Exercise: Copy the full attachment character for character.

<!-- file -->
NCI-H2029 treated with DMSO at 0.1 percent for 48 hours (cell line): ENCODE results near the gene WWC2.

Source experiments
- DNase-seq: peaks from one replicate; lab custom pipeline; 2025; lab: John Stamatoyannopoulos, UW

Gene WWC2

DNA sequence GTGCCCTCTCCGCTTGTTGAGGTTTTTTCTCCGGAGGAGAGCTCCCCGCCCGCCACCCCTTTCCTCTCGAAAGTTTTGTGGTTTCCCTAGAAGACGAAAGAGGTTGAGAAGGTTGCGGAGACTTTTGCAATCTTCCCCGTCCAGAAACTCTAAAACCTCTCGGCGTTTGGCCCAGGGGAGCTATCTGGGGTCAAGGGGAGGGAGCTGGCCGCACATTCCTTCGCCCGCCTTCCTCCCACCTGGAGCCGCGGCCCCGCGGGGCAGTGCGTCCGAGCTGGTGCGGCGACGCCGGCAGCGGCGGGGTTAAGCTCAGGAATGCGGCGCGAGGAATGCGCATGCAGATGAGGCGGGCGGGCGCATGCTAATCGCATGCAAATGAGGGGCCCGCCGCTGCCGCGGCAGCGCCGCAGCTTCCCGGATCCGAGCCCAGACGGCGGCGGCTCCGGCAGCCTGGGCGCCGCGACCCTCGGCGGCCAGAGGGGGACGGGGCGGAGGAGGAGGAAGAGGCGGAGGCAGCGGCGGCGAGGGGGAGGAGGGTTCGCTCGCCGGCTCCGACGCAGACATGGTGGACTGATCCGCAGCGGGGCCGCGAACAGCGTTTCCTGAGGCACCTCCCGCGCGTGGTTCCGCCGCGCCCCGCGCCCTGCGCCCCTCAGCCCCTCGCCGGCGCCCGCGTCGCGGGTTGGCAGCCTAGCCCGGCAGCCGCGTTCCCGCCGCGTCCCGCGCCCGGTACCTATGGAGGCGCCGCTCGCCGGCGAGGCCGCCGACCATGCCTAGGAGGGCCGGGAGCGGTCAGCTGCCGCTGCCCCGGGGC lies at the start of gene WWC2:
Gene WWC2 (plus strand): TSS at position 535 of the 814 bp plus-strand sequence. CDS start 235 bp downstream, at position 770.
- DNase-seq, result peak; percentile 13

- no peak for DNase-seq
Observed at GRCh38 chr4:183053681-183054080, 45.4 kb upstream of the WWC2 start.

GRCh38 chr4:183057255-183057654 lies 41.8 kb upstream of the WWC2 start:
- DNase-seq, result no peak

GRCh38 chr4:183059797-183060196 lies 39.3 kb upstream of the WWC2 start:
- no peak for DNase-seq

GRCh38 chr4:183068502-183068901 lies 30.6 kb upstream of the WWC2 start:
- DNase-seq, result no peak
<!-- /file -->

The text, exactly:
NCI-H2029 treated with DMSO at 0.1 percent for 48 hours (cell line): ENCODE results near the gene WWC2.

Source experiments
- DNase-seq: peaks from one replicate; lab custom pipeline; 2025; lab: John Stamatoyannopoulos, UW

Gene WWC2

DNA sequence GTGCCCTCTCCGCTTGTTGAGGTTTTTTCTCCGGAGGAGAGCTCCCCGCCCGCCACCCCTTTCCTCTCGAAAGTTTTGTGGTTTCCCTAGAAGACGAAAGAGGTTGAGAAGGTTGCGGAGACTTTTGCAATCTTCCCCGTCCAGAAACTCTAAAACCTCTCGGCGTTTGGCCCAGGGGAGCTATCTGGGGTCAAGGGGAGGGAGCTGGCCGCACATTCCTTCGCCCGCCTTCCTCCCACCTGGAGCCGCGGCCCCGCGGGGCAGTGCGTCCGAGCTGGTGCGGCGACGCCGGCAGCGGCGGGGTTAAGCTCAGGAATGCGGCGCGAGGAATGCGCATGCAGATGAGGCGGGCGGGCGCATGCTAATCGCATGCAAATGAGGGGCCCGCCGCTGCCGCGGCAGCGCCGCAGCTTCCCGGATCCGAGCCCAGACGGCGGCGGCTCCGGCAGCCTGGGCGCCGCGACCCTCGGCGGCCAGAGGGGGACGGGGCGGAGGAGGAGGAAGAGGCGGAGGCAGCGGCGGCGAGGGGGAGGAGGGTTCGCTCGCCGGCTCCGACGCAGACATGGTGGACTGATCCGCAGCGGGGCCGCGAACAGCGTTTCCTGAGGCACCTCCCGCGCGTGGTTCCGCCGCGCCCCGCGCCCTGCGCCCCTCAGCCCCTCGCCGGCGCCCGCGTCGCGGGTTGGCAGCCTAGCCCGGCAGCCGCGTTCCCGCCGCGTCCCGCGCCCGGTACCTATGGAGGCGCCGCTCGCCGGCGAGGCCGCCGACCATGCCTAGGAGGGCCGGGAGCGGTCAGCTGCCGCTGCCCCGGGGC lies at the start of gene WWC2:
Gene WWC2 (plus strand): TSS at position 535 of the 814 bp plus-strand sequence. CDS start 235 bp downstream, at position 770.
- DNase-seq, result peak; percentile 13

- no peak for DNase-seq
Observed at GRCh38 chr4:183053681-183054080, 45.4 kb upstream of the WWC2 start.

GRCh38 chr4:183057255-183057654 lies 41.8 kb upstream of the WWC2 start:
- DNase-seq, result no peak

GRCh38 chr4:183059797-183060196 lies 39.3 kb upstream of the WWC2 start:
- no peak for DNase-seq

GRCh38 chr4:183068502-183068901 lies 30.6 kb upstream of the WWC2 start:
- DNase-seq, result no peak